boat to Halifax. She set sail from the Clyde
on February 10th, 1941 (during Operational
Scenario Seven). Several smaller Free French
ships had been operating out of Halifax, acting
as convoy escorts on the first leg of the
long trans-Atlantic journey.
Surcouf would sail from Halifax on
April 1st and would see service as an escort
for convoy HX 118 and SC 27. This is during
the time frame of Operational Scenario Eight,
though she was off map to the west. Detached
from her duties during the trip, she was ordered
back to Plymouth and would arrive on April
17th. Once more the issue of what to do with
her was raised. Her purpose of commerce raiding
was not relevant and she could not operate
as a normal submarine, being to vulnerable
to air attacks if placed on blockade duty.
It was decided to send her to Bermuda, where
she could act as a local escort and help patrol
for German U-Boats. She sailed on May 14th,
just prior to Operational Scenario Three.
Her first and only patrol in this capacity
began on the last day of June and lasted three
weeks. It was a total disaster, as the ship
had repeated electrical failures and two diving
mishaps almost cost the loss of the boat with
all hands. Once chlorine gas flooded the sub,
sickening the crew. Back in Bermuda it was
recognized that the ship was in dire need
of a major overhaul. With properly made spare
parts unavailable (she was one of a kind and
built in Cherbourg!) prospects were bleak.
Under the terms of the recent Anglo-Allied
Lend-Lease agreement Surcouf sailed
to the United States and was docked at Portsmouth,
New Hampshire’s naval yard late in July.
She would not leave until November 11th, 1941.
Surcouf under repair at Portsmouth,
N.H., September 1941.
Despite Herculean efforts, only some of her
problems could be addressed at Portsmouth.
After a brief stopover in New London, Surcouf briefly went back to Bermuda. After which
she received orders to proceed once more to
Halifax to rendezvous with Admiral Muselier,
commander of the Free French Navy. She arrived
at Halifax on December 10th. The Admiral arrived
a few days later with three corvettes, Mimosa, Alysse, and Aconit.
On the 20th the little fleet, with Surcouf as flagship, left port on “maneuvers.”
The maneuvers were more political and aggressive
than a mere training exercise, however. On
Christmas Eve, they landed sailors on the
Vichy-controlled islands of St. Pierre and
Miquelon, off the southeastern coast of Newfoundland.
These small islands were the last of France's
North American holdings. This set off a diplomatic
storm with the United States, and got President
Roosevelt and General De Gaulle off on a very
bad foot, indeed! In the end, despite the
affront to the Monroe Doctrine (which implicitly
indicates only the United States is allowed
to invade countries in the Western Hemisphere),
the conquest stood and Free France added the
islands to its growing clientele. Surcouf returned to Halifax on January 11th, 1942.
It became readily apparent that the boat
was still not totally seaworthy as more little
defects kept coming to the fore. Orders came
from Free French naval command to proceed
to Tahiti, in the Pacific, despite the sub’s
increasingly weakening condition. She arrived
at Bermuda for a temporary stop over on February
7th. Yet more problems with the engines emerged
during this trip, and it was apparent Surcouf was hardly able to dive. This did not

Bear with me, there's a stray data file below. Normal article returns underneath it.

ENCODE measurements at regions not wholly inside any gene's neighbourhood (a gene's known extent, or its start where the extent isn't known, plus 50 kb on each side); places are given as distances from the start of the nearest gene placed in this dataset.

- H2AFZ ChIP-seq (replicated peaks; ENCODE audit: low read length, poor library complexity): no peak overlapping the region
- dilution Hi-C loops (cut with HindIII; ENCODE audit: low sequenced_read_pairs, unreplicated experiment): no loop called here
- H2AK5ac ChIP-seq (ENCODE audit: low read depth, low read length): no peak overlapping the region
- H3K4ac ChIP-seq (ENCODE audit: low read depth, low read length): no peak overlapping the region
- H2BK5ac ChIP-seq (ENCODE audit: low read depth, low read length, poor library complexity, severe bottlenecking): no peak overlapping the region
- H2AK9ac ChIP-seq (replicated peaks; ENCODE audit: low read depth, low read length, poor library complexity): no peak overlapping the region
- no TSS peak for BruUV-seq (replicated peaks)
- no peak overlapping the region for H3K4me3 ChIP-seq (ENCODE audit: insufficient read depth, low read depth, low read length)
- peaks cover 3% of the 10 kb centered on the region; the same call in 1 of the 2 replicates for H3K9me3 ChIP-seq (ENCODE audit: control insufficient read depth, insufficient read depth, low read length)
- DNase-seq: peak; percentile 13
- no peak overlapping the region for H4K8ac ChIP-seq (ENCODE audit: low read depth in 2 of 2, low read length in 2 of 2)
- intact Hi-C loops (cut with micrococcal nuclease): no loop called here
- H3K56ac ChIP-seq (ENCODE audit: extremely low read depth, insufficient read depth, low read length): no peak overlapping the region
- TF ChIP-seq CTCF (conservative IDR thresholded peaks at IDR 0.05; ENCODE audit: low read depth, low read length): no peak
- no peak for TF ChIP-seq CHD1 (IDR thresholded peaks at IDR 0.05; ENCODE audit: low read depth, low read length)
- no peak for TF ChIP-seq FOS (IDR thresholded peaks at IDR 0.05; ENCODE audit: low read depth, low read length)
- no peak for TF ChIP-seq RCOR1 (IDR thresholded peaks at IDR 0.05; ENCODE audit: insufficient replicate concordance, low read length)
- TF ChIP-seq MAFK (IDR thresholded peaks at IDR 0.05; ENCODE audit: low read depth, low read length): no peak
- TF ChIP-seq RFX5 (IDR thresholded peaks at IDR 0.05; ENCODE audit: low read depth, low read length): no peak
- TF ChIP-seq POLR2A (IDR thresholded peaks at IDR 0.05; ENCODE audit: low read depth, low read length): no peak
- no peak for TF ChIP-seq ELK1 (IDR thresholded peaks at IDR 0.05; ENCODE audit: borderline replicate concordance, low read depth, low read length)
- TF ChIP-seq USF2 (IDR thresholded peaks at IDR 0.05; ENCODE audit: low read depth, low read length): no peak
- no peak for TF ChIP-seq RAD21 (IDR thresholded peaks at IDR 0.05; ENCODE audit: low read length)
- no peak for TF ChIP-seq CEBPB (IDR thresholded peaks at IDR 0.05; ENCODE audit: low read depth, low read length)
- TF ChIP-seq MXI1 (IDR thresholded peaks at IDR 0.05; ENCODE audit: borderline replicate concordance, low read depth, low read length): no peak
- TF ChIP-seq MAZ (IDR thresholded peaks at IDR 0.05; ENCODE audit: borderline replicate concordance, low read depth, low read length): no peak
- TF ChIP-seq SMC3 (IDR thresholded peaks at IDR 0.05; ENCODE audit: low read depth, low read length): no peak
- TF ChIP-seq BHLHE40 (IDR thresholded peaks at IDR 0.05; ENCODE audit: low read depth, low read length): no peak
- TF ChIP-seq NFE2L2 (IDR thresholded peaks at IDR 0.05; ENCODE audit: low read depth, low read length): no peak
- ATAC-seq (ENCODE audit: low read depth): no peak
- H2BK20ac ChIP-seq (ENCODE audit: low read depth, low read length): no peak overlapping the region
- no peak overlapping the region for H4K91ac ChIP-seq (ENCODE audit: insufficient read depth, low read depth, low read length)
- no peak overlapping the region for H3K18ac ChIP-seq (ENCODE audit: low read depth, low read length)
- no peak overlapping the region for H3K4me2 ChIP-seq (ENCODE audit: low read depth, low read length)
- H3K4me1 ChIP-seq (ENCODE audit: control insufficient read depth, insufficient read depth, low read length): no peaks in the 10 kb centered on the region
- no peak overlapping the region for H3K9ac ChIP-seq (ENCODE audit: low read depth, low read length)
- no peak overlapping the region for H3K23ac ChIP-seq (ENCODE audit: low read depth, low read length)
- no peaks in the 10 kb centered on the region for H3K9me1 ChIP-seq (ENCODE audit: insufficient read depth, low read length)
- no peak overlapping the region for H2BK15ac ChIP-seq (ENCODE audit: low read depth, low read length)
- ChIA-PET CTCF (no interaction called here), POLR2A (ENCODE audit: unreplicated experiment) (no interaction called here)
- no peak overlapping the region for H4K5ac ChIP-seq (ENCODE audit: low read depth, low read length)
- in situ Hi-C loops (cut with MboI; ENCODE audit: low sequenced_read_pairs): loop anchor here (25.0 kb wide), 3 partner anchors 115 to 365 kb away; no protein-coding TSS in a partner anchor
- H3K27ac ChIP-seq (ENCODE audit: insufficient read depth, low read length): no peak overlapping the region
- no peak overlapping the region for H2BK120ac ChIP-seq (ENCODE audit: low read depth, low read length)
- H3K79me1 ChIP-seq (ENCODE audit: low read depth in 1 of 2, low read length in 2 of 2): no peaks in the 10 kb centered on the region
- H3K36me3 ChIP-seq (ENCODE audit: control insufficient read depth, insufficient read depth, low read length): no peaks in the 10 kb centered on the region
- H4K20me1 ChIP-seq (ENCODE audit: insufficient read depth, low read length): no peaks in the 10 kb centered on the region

detract from her capabilities much as she
had almost always functioned as a surface
ship. She set out for the Panama Canal on
February 12th, despite her poor state. She
was just able to make 13 knots with her engines
malfunctioning, but a return to Portsmouth
was never considered due to the anger of her
former hosts over the St. Pierre and Miquelon
The Bermuda Triangle?
Surcouf never made it to the Panama
Canal. Her exact fate remains a mystery to
this day, and her wreck has never been located
(though rumor persists that Jacques Cousteau
found it). The most likely, and accepted,
explanation is that she went down the night
of February 18th, having collided with an
American freighter named Thompson Lykes.
It was simply bad luck. Two old ships, neither
with radar, running at night in the wrong
place at the wrong time. One was leaving the
Canal area and the other headed toward it.
James Rusbridger (Who Sank Surcouf?)
examines some rather wild conspiracy theories
on her demise. All are easy to dismiss except
one. He states the records of the 6th Heavy
Bomber Group operating out of Panama show
them sinking a large sub the morning of the
19th. Since we know that no Axis submarine
was lost in that area on that date, it could
only have been Surcouf. He postulates
that damage from the collision short-circuited
the radio and the stricken boat could only
limp blindly toward Panama and hope for the
Surcouf visits St. Pierre.
Inquiries into what happened were haphazard
and tardy. Frankly, the disappearance of one
French submarine was of minor import to the
United States and the British Empire, engaged
as they were in a global war. A later French
inquiry would support the sinking due to “friendly
fire.” This is conclusion was supported
by Rear Admiral Jean Auphan in his excellent The French Navy in World War II in
which he states “for reasons which appear
to have been primarily political, she was
rammed at night in the Caribbean by an American
freighter.” Yet it is interesting to
note that Charles de Gaulle, never one to
shy away when he felt misused or diminished
by the Anglo-Saxon world, simply stated in The Call to Honor that Surcouf “had
sunk with all hands.” A memorial to
the brave but ill-starred submarine stands
today in Cherbourg harbor, overlooking the
The sea has many mysteries, and is an unforgiving
mistress. May her crew rest in peace, whatever
final fate befell them. Vive La France!
Surcouf Special Rules
Anti-Aircraft: Her light armament
is only useful for self-protection. It can
only be fired at aircraft attacking Surcouf.
Float Plane: The Besson can
be used as a normal float plane per 11.6,
excepting it is not jettisoned when on the
tactical board; indeed that is its primary
use! The range of Surcouf's battery
is two hexes, rather than the normal four
for secondary guns. If Surcouf remains
stationary during an eligible Movement Impulse,
she can launch the float plane (place atop Surcouf counter to indicate this) instead.
In subsequent Gunnery Impulses range is increased
to four hexes. If the Allied player has qualified
for 5.78 Surprise Sighting the float plane
begins the tactical sequence deployed.
Torpedo Mounts: Because of her unique
arrangement, rule 6.62 does not apply. Surcouf is allowed to allocate its torpedo factors
at different targets. One factor represents
the 15.7" torpedoes, with a range of
only one hex but +1 to hit. The bow torpedo
does not suffer a penalty to hit like other
You can download
the new Surcouf counter here!
You can download
the new Surcouf hit record here!